Background: Hepatitis C virus (HCV) infection, especially genotypes 1 and 4, is associated with metabolic dysfunction. We investigated the potential role of adipocytokines in HCV-induced insulin resistance (IR) and modulating the progression of liver disease in patients with HCV-4.
Methods: Serum adiponectin, high molecular weight adiponectin, leptin, tumor necrosis factor-α, interluekin-6, homeostasis model for the assessment of insulin resistance, and M30 protein were measured in 147 HCV patients and 89 controls. Liver biopsies were evaluated for steatosis/inflammation/fibrosis, adiponectin mRNA/protein, AdipoR1/-R2 mRNA, and phosphoenolpyruvate carboxykinase gene expression, and adiponectin and CD95 immunoreactivity.
Results: CD95 immunoreactivity and adiponectin immunoreactivity were detected in all biopsies examined. Hepatic adiponectin immunostaining correlated positively with the intensity of hepatic CD95/Fas immunostaining (r=0.424; P=0.001). Hepatocyte CD95/Fas upregulation correlated with fibrosis, inflammation, and steatosis (r=0.52, P=0.0001; r=0.16, P=0.04; r=0.24, P=0.0001; respectively). Significant correlations of serum adiponectin, its receptors mRNA expression, hepatic adiponectin immunostaining, and mRNA transcription for phosphoenolpyruvate carboxykinase were identified with steatosis. A positive association between adiponectin and hepatic inflammation and fibrosis was identified. This correlation remained significant even after adjusting for age, sex, and body mass index. Among body mass index, age, and sex-matched HCV-negative controls, patients with HCV-4 have higher serum leptin, adiponectin, and high molecular weight adiponectin, and these changes are independently correlated with IR.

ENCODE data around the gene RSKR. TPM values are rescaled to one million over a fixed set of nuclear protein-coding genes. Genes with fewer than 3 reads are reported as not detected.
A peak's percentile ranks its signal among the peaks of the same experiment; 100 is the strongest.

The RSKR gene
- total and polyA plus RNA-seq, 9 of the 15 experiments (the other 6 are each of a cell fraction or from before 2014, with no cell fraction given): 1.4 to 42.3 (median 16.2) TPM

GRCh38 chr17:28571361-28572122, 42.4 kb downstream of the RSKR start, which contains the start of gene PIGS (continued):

Conclusions: Our findings in patients with HCV-4 show that adiponectin correlates with IR and with the different stages of liver injury. Steatosis upregulates hepatocyte CD95/Fas and thus increases apoptosis, which facilitates inflammation and fibrosis. These findings may provide potential clues for novel therapeutic intervention.
Departments of *Internal Medicine
‡Pathology, Minia University, Minia, Egypt
§Department of Medicine, Division of Gastroenterology and Hepatology, Brooke Army Medical Center, Fort Sam Houston, TX
The opinion of ascertains contained herein are the private views of the authors and are not to be construed as official or reflecting the view of the Department of the Army or the Department of Defense.
The authors declare that they have nothing to disclose.
Reprints: Mahmoud Aboelneen Khattab MD, PhD, Department of Medicine, Division of Gastroenterology and Hepatology, Minia University, Minia 61111, Egypt (e-mail: email@example.com).
Received December 30, 2011
Accepted March 21, 2012